The MEQ project will address compressor station characterization by implementing a comprehensive continuous environmental monitoring program to detect leak frequency and rates in an effort to identify and reduce discrepancies between measured emissions and those estimated by the U.S. Environmental Protection Agency’s (EPA) Greenhouse Gas Inventory (GHGI) program. Characterization of compressor stations will further allow operators to better allocate monitoring and maintenance resources to assets that are more prone to leak frequency and rate, while disaggregating these measurements can provide insight into leak characteristics of compressor and seal types. Furthermore, characterization efforts could provide opportunities for best practice guidelines for commercialization of continuous real-time monitoring.

The VCCER and MinE, with support from NETL’s Geological & Environmental Systems (GES) core competencies, will measure methane emissions by using tracer gases, which are inert and nontoxic gaseous species that are not normally present in natural gas streams or in the atmosphere. The theory supporting the downwind tracer flux method is well-grounded and is a well-established measurement technique used in numerous industries, including underground mining, building design, and environmental services. VCCER will utilize the downwind dual-tracer flux method. Unlike publications cited by EPA in its latest GHGI program revision, VCCER will implement continuous, real-time monitoring to more accurately quantify emission rates, frequency, and duration. Continuous real-time monitoring can prove advantageous over intermittent monitoring by increasing temporal resolution and can allow leak events to be correlated with other environmental parameters. VCCER will monitor each compressor station for a period of three months, 24 hours per day. Additionally, VCCER with NETL support will visit each compressor station once per month to collect samples for both high accuracy laboratory analysis as well as realtime monitoring through NETL’s mobile air monitoring laboratory to ensure data collection is within acceptable standards as well as for comparison purposes to previously published research. In order to support DOE’s goal of determining engine-specific emissions rates from compressor station-level measurements, VCCER will employ NETL’s optical gas detection cameras to qualitatively delineate emissions sources. All data, including instrumentation diagnostics, will be continuously transmitted to a distributed or “cloud-based” data management system that can be monitored and downloaded remotely at will.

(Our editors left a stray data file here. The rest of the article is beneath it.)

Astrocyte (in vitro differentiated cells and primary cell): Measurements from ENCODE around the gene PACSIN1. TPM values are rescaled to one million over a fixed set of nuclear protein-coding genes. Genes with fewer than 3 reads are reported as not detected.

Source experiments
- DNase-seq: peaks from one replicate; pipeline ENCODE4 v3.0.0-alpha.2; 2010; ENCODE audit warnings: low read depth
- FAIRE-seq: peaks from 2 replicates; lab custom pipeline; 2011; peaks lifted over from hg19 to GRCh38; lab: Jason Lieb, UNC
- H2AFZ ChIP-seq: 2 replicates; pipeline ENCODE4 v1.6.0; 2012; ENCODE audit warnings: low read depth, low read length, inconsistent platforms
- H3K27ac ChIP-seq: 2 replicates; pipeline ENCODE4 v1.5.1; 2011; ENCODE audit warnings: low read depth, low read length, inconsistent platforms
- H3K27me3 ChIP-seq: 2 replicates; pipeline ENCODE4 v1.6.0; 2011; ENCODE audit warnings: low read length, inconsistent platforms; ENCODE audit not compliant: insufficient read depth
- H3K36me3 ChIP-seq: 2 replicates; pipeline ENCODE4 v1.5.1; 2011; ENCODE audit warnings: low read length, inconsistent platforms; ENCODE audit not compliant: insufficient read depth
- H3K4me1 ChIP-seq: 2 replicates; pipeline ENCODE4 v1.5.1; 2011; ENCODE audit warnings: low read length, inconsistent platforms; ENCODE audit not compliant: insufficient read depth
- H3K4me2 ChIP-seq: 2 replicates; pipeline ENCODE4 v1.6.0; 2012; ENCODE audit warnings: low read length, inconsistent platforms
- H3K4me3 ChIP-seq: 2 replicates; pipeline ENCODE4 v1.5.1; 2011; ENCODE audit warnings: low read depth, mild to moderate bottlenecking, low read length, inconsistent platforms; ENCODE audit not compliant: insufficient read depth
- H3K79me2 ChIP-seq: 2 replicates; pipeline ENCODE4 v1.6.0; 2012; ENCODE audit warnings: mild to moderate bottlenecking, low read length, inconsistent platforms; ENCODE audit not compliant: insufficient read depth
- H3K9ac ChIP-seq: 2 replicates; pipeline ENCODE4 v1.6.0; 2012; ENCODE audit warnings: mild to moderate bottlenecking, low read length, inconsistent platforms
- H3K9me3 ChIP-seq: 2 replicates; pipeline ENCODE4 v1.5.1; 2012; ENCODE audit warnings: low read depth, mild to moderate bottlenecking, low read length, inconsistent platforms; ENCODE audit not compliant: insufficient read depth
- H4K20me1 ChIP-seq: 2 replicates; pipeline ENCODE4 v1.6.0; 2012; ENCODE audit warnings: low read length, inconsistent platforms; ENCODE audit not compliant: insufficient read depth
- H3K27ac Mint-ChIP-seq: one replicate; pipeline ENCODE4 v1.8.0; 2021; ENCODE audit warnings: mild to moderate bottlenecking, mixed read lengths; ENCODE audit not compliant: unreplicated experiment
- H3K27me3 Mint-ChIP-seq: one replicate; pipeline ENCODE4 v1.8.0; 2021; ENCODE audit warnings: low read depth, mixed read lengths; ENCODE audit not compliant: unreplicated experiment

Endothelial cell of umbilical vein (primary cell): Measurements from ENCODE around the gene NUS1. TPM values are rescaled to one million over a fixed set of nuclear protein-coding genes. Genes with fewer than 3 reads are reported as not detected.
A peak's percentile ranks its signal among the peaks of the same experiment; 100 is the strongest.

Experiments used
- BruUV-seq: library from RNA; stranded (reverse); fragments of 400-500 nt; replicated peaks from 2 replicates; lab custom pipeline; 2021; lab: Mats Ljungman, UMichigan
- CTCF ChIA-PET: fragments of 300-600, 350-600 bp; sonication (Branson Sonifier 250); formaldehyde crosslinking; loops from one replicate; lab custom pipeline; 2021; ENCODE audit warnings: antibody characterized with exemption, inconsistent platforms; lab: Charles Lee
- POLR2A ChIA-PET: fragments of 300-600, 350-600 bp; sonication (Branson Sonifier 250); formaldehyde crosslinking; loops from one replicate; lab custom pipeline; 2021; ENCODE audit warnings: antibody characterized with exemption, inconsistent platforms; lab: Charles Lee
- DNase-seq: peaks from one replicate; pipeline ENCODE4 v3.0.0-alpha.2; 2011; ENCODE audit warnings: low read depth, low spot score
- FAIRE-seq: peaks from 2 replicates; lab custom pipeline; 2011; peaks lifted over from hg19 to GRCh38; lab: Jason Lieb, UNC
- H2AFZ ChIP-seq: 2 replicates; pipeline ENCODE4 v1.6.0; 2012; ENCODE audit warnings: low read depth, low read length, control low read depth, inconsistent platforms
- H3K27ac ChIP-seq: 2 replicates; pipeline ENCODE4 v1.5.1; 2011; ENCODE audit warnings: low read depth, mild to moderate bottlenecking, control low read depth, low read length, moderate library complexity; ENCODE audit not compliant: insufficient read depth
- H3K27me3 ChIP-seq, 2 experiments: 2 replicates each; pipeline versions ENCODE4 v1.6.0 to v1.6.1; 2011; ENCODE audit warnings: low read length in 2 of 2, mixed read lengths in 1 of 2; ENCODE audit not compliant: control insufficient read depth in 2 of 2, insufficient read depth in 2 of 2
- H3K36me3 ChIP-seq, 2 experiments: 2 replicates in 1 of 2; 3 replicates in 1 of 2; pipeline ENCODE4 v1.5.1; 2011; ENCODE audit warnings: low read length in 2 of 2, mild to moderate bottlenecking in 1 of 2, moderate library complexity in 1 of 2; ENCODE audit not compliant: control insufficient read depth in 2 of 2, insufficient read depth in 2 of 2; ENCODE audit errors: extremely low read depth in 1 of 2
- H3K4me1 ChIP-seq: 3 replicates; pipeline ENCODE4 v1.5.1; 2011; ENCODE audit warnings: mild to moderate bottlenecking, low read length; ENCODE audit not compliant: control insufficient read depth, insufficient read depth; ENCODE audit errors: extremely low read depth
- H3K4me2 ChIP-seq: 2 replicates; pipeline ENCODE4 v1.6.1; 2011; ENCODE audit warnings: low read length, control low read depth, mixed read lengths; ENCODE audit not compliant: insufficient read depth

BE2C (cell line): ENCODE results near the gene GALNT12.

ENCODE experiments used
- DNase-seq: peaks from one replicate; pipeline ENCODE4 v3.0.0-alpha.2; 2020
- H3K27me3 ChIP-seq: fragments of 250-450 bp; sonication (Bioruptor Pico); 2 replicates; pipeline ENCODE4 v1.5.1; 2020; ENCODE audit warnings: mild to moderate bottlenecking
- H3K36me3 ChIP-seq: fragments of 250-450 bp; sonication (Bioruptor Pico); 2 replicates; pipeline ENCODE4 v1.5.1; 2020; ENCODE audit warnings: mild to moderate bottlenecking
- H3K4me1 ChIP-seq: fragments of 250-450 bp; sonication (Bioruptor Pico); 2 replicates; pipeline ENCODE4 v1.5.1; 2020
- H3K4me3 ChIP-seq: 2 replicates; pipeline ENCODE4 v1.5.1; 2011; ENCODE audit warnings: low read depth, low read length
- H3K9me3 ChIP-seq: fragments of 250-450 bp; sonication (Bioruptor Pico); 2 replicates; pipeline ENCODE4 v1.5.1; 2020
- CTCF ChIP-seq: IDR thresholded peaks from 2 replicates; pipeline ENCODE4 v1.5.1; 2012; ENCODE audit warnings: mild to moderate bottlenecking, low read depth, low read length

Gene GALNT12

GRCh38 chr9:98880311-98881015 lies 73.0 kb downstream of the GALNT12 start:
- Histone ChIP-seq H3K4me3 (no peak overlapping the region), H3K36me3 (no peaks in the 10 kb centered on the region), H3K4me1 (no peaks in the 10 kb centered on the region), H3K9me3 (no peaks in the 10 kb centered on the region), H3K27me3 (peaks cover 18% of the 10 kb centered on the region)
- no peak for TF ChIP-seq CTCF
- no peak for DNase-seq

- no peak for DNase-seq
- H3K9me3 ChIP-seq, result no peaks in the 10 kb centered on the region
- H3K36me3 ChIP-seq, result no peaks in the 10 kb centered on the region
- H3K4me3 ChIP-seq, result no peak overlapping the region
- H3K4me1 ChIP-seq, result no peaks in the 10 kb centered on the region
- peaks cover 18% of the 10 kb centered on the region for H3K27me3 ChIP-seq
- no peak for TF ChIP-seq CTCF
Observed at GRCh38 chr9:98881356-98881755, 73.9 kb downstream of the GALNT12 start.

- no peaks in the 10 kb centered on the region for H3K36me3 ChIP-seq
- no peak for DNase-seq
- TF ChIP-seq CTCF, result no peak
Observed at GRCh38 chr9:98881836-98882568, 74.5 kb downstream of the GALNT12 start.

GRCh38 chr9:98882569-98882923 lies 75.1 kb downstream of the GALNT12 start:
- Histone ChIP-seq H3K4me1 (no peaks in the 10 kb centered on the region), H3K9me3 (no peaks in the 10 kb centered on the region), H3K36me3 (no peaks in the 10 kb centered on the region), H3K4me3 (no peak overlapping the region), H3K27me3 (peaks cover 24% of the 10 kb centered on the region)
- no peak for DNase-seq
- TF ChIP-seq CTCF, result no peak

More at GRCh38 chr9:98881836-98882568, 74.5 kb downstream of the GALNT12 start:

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Virginia Department of
Environmental Quality
P.O. Box 1105
Richmond, VA 23218
(804) 698-4000